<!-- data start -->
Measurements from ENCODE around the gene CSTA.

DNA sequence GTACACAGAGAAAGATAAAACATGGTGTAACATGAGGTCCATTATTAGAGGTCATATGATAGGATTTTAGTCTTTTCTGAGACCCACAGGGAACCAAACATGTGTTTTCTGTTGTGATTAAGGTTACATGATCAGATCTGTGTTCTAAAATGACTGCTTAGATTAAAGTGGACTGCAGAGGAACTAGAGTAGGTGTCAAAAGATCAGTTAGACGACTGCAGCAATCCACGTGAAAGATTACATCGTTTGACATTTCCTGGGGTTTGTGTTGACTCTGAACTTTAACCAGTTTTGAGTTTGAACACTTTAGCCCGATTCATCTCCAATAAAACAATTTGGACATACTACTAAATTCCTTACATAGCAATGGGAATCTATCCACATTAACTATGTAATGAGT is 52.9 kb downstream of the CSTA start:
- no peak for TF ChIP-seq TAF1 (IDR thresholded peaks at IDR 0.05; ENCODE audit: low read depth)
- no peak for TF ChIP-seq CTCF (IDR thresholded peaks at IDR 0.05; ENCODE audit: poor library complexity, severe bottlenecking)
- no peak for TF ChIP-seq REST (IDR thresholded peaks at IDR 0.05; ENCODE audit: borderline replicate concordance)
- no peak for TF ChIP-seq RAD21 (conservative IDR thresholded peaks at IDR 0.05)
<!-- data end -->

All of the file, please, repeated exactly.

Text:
Measurements from ENCODE around the gene CSTA.

DNA sequence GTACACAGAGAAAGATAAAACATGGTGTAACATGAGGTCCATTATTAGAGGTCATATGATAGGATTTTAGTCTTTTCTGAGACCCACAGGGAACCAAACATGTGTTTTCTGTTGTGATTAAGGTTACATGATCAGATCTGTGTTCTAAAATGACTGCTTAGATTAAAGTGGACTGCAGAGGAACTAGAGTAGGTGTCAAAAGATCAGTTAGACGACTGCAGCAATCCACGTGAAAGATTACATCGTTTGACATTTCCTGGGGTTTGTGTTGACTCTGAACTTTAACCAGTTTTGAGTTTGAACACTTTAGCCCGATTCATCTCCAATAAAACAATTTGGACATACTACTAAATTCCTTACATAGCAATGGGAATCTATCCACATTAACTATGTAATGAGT is 52.9 kb downstream of the CSTA start:
- no peak for TF ChIP-seq TAF1 (IDR thresholded peaks at IDR 0.05; ENCODE audit: low read depth)
- no peak for TF ChIP-seq CTCF (IDR thresholded peaks at IDR 0.05; ENCODE audit: poor library complexity, severe bottlenecking)
- no peak for TF ChIP-seq REST (IDR thresholded peaks at IDR 0.05; ENCODE audit: borderline replicate concordance)
- no peak for TF ChIP-seq RAD21 (conservative IDR thresholded peaks at IDR 0.05)